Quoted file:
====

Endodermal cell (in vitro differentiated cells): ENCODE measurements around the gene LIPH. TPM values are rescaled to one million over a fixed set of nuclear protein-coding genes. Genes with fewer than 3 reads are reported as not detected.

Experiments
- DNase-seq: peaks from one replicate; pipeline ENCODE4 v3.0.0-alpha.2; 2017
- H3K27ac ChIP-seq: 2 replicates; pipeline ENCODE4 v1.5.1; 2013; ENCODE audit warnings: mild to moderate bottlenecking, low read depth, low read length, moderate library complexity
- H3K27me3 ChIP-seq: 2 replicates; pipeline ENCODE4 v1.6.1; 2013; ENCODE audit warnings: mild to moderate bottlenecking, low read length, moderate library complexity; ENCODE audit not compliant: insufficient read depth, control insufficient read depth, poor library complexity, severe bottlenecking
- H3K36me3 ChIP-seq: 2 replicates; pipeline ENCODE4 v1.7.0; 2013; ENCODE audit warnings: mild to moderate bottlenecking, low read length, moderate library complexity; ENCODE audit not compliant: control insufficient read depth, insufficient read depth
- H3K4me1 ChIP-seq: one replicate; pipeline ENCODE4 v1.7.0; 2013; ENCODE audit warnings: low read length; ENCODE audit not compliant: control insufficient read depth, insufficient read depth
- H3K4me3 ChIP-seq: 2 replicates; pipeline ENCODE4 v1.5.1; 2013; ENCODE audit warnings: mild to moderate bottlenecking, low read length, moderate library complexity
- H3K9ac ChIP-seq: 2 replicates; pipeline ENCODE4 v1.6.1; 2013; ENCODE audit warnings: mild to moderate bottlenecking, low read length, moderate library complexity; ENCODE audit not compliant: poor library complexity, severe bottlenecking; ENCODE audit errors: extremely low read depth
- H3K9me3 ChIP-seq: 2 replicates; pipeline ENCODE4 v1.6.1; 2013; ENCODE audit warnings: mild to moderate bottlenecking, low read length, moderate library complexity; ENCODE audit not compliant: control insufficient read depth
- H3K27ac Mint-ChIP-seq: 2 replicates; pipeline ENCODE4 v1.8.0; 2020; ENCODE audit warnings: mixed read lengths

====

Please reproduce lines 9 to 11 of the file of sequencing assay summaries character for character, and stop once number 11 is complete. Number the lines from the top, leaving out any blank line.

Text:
- H3K9ac ChIP-seq: 2 replicates; pipeline ENCODE4 v1.6.1; 2013; ENCODE audit warnings: mild to moderate bottlenecking, low read length, moderate library complexity; ENCODE audit not compliant: poor library complexity, severe bottlenecking; ENCODE audit errors: extremely low read depth
- H3K9me3 ChIP-seq: 2 replicates; pipeline ENCODE4 v1.6.1; 2013; ENCODE audit warnings: mild to moderate bottlenecking, low read length, moderate library complexity; ENCODE audit not compliant: control insufficient read depth
- H3K27ac Mint-ChIP-seq: 2 replicates; pipeline ENCODE4 v1.8.0; 2020; ENCODE audit warnings: mixed read lengths